REPORT A PROBLEM
We have tests of the emergency broadcast system calling out warnings of danger across the Mall. We have fire drills sending lines of folks streaming down stairs onto sidewalks. We have emergency preparedness events that halt the Metro. We stage mock terrorist attacks to practice medical triage in wide-open fields. We think if we practice, if we put ourselves in these nearly-real situations, that we will know how to react later, when the actually-real emergency arises. But I am standing here alone wondering if I've ever seen
before and knowing that no imagined scenario could have remotely prepared me.
This is not the time to think about what happens beyond tomorrow or (perhaps) Thursday. This is not the time. So what - he said 'Forever' - neither of you know what that means. This is not the time to try to figure it out. This is only the time to breathe in and out and feel his fingers brush over your right thigh. It is only the time to close your eyes and listen quietly to the tiny kisses he whispers over your stomach. This is only the time to hear his sweet words, relax, and breathe in and out.
“I'm cold, I'm cold, I'm cold," I said like rapid fire into the phone, "where are you?" And then he yelped and I thought he'd been hit, but then he laughed, and I was relieved and giddy that he wasn't. And 20 seconds later, he pulled up in the green Prius (I could have sworn it was blue) to rescue me from the chill and my need to ride counterclockwise around the park and my hunger and my boredom and my selfishness and my sometimes loneliness. Is that too much to ask on a frigid, cloudy Monday evening, I wonder?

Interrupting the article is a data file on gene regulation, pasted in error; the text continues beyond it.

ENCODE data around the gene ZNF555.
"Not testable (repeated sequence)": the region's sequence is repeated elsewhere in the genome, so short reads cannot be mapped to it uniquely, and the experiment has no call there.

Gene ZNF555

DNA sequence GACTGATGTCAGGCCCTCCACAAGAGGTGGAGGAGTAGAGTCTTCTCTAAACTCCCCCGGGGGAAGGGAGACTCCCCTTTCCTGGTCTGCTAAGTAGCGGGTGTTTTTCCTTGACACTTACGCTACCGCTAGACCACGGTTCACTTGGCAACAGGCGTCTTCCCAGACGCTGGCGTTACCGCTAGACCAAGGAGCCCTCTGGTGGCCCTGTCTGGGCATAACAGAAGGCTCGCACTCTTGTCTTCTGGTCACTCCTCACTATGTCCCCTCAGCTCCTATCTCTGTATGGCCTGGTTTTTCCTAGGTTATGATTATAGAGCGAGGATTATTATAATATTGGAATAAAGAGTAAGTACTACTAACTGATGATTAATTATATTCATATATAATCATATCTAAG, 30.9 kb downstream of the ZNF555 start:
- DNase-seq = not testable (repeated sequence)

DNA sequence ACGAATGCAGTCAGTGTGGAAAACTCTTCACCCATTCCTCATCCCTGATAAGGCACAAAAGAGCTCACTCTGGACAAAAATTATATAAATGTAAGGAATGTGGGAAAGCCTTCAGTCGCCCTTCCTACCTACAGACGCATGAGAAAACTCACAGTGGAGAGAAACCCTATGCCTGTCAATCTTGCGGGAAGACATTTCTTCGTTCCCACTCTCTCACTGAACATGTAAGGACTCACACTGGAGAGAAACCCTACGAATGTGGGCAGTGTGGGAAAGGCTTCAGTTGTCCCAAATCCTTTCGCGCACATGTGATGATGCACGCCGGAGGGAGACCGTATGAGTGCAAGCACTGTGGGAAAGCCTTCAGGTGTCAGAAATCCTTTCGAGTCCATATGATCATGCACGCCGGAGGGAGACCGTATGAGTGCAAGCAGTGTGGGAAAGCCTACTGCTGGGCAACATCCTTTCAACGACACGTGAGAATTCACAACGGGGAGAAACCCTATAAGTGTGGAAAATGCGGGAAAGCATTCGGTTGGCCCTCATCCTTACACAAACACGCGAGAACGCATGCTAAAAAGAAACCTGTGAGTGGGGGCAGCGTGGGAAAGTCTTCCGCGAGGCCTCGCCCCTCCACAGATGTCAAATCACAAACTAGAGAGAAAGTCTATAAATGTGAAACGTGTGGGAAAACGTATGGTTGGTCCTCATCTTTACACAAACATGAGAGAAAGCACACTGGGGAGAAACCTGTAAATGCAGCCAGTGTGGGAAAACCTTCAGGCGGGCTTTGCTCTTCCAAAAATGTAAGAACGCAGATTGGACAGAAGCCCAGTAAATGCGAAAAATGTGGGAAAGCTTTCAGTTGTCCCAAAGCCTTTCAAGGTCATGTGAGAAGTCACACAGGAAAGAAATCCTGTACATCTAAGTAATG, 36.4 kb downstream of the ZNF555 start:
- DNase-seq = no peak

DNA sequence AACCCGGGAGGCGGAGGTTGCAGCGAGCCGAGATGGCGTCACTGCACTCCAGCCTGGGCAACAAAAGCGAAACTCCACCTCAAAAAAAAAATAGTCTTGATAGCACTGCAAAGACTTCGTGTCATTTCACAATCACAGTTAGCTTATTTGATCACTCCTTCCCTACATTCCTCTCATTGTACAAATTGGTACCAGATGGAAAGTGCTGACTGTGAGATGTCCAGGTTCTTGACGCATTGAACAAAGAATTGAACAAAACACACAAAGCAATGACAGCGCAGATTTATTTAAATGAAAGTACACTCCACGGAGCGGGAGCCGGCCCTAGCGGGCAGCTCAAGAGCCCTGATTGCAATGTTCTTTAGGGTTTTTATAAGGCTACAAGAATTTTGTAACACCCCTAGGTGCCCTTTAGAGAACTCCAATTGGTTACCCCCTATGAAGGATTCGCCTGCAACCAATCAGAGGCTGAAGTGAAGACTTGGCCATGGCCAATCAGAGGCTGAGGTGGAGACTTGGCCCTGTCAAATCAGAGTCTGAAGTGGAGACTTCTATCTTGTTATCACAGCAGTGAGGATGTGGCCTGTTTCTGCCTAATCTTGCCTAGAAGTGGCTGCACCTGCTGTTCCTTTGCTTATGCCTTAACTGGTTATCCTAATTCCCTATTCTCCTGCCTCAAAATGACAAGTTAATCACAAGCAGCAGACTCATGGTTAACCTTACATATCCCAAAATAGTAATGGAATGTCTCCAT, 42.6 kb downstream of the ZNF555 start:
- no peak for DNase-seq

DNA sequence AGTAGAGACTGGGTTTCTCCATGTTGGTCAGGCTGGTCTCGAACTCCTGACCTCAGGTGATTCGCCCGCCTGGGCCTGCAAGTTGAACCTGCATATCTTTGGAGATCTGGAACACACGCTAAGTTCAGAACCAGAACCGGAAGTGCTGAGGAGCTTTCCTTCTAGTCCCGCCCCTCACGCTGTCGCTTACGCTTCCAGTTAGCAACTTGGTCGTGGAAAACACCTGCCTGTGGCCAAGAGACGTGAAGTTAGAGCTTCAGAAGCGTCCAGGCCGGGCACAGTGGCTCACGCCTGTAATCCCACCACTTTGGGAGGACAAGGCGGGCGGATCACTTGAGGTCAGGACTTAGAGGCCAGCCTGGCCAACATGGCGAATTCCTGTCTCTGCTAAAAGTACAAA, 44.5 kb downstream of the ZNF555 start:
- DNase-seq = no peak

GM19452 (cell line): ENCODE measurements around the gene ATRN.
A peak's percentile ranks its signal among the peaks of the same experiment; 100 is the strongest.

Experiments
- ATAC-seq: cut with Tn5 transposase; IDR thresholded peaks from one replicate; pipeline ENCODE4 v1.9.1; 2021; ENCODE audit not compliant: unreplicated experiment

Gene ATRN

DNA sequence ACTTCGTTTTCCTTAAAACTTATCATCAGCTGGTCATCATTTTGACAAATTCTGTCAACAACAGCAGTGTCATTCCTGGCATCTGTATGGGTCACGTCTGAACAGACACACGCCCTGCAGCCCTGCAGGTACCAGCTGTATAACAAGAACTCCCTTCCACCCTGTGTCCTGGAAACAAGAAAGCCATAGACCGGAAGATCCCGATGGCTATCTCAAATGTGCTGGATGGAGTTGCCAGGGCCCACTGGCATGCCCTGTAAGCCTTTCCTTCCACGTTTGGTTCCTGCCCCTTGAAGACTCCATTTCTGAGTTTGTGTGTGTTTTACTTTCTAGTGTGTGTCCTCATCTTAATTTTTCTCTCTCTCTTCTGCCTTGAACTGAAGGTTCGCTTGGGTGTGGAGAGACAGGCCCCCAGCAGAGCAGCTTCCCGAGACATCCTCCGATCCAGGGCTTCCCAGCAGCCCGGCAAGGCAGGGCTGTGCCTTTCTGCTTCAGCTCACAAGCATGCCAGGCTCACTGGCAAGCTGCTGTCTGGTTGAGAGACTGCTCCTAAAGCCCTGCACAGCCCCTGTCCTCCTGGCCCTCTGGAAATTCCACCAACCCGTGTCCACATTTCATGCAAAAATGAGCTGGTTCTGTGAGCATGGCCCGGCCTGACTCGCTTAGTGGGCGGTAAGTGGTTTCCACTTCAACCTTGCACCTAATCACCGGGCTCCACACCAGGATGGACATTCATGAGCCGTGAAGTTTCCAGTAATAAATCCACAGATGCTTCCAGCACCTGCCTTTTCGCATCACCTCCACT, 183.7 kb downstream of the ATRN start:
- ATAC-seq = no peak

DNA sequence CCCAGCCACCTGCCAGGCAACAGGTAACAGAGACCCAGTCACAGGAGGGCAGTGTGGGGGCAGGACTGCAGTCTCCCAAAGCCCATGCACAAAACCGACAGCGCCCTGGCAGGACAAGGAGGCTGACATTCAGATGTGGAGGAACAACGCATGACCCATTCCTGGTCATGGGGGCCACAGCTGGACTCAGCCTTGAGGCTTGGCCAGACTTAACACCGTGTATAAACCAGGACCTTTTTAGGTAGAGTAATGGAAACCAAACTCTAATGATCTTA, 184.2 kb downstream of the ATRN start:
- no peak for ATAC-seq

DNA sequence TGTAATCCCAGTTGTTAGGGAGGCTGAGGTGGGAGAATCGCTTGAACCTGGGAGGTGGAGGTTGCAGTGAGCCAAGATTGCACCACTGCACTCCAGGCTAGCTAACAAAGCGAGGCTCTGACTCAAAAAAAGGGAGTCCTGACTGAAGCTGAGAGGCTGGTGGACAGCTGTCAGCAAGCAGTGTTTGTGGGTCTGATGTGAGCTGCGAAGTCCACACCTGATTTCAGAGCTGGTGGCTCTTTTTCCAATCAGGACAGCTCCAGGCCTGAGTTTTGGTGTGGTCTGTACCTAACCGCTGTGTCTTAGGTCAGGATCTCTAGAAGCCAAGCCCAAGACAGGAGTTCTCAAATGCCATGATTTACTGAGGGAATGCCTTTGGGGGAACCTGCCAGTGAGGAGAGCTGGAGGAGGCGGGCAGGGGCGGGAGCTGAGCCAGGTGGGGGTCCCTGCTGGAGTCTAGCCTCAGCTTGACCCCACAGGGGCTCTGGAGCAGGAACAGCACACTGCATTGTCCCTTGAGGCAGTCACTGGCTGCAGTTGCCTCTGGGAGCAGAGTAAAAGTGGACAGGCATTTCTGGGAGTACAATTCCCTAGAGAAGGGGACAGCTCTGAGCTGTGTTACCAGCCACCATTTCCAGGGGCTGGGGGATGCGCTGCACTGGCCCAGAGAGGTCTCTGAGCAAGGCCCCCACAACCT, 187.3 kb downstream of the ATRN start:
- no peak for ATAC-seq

I was fat. I was fat but I didn't care because he loved me and he didn't care. We were fat together, and we didn't care. And then one day (or over time) we didn't care about a lot of things until eventually I had to leave him. Then I was fat, and I was alone. Then I worried what people saw when they looked at me, and I knew it wasn't a potential lover. But I was still fat, and I stayed that way for awhile because it was hard to care after not caring for so very long.
I sit and listen to someone else’s words and think: I can do that. And then I think: no, no I can’t. (This happens frequently.) But it’s possible—only possible, not necessarily probable—that I can. Or rather, we can; we can. When he sings my words—and he gets them right—when he sings my words, I think I’m dead. I’m dead and in heaven because nothing else works like this, him going into this soul I didn’t know remained, finding the missing pieces, painting them in peace, and creating a canvas more wondrous and complete than existed before.
I carry around anger like a well-worn backpack I will never return even though it’s under lifetime warranty. I carry around anger like that third extra water bottle weighing me down on an 8-mile hike to Virgin Falls. I carry around anger like a big dog looking for the perfect place to hide the new t-bone but finding it impossible to release—despite his full stomach. I carry around anger, which may not be evident considering I cloak it with laughter and optimism and hope every single minute of every single day. Nonetheless, we shan’t forget: I carry around anger.
He said “I love you.” I listened very closely for the “but,” but it didn’t come. He said, “I love you for this” (points to my brain), “and this” (points to my heart), “and this” (points to everything else sitting naked in front of him). I listened very closely for the “but” that never came before I answered “I love you too of course.” Did I say out loud: I’m so very afraid; I’m so very afraid of trusting this; I’m so very afraid of us; I’m so very afraid of love. I don’t remember if I said that aloud.